André DiBiase, from the word consultancy, a former actor himself, narrates the experience: “I had to play security. People went crazy when Marcos Palmeira got out of the car to step on the red carpet.” Saturday (13) was Palmeira’s big night in the gaúcha mountains. He took a weekend break from recording in Pantanal to receive the Oscarito Trophy at the 50th Gramado Festival, the highest honor the festival bestows on a Brazilian artist.
Marquinhos, as he is affectionately called, twice won the Kiikito – best supporting role for Dedé Mamata, in 1988, best actor for Barrela – Escola de Crimes, in 1990. His bookshelf now also bears the Oscarito.
The festival is a film festival, and right away it has already presented a great Brazilian film – A Mãe, by Cristiano Burlan, with Marcélia Cartaxo in a state of grace. A good part of that audience that wanted to touch Marcos Palmeira, take a selfie with him, could meet the film artist, but most were there to greet Zé Leôncio from Pantanal.
Along with his awards, Palmeira was in Gramado, years ago, to participate in the tribute that the festival paid to his father, producer and director Zelito Viana. He recalled-“Our house used to be the production company’s headquarters. I grew up in this environment, performing all the functions that someone can perform in the cinema. It was a long road that brought me here”.
Before acting, I work with indigenous people
I wasn’t sure I wanted to be an actor. He worked at the Indian Museum. He accompanied photographer Luiz Carlos Saldanha when he went to document uncontacted indigenous people in Pará. “We were going to stay for four days, we stayed 28. We were warned about certain things. That we kept our distance from the great warrior of the tribe. We became friends, we simulated fights, we rolled with him on the ground as if we were children. And at night, around the fire , when everyone would get together to tell stories, I would simulate life in the city. I would imitate cars – ‘Vrum-vrum.’ It was there that I discovered my vocation, which was to be an actor.”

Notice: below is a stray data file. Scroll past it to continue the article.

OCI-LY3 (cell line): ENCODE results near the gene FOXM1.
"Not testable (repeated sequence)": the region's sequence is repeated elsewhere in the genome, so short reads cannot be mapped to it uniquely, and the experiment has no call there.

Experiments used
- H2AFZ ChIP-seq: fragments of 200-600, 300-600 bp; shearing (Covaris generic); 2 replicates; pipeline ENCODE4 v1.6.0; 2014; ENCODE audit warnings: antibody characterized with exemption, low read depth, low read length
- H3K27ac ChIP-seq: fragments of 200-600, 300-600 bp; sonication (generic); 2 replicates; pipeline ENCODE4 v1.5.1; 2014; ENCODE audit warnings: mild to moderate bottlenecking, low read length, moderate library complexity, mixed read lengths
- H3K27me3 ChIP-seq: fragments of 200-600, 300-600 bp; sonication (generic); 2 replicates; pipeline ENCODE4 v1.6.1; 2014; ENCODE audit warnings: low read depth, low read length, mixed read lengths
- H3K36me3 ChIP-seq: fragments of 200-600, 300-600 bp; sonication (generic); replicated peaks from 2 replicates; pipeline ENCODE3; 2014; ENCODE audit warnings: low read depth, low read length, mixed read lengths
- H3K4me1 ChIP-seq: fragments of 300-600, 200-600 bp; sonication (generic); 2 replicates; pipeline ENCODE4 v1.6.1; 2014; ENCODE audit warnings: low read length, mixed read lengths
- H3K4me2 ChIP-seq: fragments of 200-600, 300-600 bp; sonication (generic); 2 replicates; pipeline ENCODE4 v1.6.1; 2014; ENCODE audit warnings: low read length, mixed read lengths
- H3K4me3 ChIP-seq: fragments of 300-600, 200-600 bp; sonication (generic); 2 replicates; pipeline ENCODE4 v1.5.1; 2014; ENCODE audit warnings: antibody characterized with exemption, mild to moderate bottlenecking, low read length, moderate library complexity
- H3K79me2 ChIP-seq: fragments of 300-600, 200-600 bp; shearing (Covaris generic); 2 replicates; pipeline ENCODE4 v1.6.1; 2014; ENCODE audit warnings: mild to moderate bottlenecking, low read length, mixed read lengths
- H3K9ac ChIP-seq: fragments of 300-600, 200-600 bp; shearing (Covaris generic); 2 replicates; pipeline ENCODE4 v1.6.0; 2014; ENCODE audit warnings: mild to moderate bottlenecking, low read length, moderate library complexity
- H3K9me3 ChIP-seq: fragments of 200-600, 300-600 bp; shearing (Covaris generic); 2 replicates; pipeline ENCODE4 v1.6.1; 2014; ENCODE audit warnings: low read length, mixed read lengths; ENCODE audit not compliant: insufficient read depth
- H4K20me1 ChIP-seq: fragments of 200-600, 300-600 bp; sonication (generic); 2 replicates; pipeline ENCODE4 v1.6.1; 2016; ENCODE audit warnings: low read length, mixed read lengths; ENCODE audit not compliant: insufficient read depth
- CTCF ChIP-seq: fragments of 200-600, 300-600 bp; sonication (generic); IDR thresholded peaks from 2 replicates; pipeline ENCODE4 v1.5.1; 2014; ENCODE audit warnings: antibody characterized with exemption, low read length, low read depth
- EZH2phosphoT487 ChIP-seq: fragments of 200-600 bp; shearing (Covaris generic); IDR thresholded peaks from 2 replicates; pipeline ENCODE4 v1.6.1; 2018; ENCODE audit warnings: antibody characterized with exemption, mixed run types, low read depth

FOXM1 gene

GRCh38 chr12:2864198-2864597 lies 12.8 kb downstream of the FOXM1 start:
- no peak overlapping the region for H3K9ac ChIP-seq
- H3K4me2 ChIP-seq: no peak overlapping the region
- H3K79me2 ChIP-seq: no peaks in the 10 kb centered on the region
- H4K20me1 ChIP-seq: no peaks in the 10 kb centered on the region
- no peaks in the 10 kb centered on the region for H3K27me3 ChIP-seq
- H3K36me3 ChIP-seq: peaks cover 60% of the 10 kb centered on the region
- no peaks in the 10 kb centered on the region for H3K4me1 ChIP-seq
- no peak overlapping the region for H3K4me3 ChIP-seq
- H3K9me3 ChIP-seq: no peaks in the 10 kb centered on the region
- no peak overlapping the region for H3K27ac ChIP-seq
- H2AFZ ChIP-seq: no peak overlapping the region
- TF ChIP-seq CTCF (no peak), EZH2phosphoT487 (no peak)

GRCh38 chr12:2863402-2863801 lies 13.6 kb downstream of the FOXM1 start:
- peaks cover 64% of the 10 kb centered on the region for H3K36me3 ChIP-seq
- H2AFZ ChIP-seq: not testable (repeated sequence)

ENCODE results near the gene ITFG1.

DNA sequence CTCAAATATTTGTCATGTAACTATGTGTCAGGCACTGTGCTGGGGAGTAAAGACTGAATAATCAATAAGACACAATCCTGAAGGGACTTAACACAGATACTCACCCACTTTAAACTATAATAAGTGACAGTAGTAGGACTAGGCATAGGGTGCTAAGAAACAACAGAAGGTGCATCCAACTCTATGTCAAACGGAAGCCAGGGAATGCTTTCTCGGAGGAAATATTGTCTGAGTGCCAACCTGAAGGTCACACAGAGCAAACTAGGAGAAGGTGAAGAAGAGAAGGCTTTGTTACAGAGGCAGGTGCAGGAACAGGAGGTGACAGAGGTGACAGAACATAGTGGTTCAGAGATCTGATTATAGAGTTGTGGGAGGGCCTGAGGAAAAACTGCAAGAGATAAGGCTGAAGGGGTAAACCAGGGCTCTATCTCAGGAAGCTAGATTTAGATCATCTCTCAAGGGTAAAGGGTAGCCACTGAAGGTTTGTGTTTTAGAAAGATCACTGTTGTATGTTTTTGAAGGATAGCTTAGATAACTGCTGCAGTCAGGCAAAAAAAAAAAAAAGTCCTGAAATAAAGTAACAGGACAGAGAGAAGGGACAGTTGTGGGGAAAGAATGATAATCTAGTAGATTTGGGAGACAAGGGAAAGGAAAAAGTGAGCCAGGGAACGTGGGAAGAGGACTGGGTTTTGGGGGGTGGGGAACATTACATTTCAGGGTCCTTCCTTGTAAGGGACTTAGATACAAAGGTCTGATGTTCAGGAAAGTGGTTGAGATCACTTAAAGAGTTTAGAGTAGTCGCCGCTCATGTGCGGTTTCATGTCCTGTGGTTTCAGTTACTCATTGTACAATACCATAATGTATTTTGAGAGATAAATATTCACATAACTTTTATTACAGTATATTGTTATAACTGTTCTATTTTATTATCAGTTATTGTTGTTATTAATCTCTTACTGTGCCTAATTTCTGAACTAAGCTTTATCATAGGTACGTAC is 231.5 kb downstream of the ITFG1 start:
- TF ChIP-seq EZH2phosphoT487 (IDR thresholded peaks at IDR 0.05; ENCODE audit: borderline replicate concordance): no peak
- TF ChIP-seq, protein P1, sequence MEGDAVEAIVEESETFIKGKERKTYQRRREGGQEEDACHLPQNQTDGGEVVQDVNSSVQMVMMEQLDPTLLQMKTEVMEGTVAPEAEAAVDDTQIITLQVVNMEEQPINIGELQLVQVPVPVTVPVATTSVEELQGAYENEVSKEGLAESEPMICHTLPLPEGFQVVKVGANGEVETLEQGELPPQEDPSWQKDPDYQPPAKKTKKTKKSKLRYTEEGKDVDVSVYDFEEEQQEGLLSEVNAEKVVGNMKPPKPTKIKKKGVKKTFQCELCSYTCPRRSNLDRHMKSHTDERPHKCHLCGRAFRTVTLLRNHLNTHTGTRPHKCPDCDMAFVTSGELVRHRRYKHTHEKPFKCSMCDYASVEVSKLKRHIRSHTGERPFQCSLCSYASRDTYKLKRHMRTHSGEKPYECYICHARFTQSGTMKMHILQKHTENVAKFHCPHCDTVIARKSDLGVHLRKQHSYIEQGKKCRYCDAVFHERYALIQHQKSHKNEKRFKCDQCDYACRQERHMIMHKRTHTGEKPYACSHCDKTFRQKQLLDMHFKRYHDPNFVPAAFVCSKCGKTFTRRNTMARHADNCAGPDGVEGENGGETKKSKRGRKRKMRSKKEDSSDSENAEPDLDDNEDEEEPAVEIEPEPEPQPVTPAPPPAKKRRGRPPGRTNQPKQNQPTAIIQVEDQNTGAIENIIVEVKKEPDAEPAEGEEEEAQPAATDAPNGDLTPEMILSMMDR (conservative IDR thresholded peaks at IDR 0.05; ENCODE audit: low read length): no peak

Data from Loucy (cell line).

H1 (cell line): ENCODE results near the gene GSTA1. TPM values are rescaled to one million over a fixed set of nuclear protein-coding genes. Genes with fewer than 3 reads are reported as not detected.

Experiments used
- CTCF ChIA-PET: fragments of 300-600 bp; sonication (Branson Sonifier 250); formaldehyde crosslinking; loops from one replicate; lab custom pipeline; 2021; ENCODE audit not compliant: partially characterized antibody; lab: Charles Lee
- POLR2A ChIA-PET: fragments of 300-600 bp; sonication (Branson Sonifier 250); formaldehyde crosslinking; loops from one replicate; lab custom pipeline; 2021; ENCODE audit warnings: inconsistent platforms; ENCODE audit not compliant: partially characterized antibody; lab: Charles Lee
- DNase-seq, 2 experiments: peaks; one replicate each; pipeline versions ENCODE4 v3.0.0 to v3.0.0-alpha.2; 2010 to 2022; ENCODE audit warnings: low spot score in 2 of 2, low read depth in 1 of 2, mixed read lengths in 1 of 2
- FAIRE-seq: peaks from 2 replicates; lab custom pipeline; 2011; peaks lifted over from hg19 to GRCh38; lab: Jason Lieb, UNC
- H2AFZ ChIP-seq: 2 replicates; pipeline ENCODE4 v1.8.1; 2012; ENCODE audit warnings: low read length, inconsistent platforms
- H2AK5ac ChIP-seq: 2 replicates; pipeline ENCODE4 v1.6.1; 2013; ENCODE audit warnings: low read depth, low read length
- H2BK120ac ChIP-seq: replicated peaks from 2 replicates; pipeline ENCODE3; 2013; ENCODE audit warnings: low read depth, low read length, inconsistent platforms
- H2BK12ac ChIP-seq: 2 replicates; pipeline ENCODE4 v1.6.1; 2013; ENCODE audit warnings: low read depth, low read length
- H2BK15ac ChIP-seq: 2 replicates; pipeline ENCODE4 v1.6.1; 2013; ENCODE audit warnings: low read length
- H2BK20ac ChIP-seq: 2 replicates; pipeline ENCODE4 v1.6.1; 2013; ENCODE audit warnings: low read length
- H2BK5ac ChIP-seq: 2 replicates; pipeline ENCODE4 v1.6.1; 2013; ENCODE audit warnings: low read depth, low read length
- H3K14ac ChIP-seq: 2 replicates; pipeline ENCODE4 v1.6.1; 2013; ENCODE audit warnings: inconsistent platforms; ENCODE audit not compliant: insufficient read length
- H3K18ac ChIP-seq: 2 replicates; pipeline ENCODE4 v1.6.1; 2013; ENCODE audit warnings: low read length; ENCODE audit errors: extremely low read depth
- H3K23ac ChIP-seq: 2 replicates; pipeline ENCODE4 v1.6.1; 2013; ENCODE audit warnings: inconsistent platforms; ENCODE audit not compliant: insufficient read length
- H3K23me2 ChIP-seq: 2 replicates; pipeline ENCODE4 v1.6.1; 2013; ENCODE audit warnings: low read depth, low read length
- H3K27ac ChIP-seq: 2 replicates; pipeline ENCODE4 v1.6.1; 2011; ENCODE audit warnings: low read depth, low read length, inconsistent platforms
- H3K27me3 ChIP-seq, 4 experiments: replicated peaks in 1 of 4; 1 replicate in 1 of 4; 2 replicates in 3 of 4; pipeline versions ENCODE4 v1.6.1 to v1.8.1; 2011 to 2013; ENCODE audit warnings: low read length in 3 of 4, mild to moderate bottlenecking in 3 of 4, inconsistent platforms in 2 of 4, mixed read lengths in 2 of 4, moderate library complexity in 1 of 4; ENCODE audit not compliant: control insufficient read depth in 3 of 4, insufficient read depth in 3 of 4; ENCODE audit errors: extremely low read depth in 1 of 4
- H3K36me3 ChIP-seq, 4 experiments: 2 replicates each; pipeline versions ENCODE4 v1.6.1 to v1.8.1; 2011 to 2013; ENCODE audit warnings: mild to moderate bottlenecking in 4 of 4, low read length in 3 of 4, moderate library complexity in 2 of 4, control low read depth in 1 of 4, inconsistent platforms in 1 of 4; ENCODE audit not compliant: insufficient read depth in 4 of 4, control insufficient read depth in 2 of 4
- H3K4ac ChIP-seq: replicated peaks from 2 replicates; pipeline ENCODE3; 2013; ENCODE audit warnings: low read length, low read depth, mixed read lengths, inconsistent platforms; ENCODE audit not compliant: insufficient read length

He made the first version of Pantanal and, when he heard about the remake of the telenovela, he offered to participate, no matter what the role would be. He won-deserved it from Zé Leôncio. He had to age inwardly to play the character. He still feels very young, at 58, he will be 59 on Friday the 19th.
Alongside representation, Marcos Palmeira has been a warrior in the defense and discussion of environmental issues. Gramado is a major tourist hub. “Tourism, cinema and environmental protection can and should go together. They are sources of wealth.” Democracy – “We must protect it, it is necessary.” He said that Jair Bolsonaro criminalizes the arts and Brazil has no cultural policy. The movies? – “Art builds our identity.” Palmeira can return to the Pantanal, to Zé Leôncio’s farm. He has already contributed to the brilliance of these 50 years of Festival de Gramado.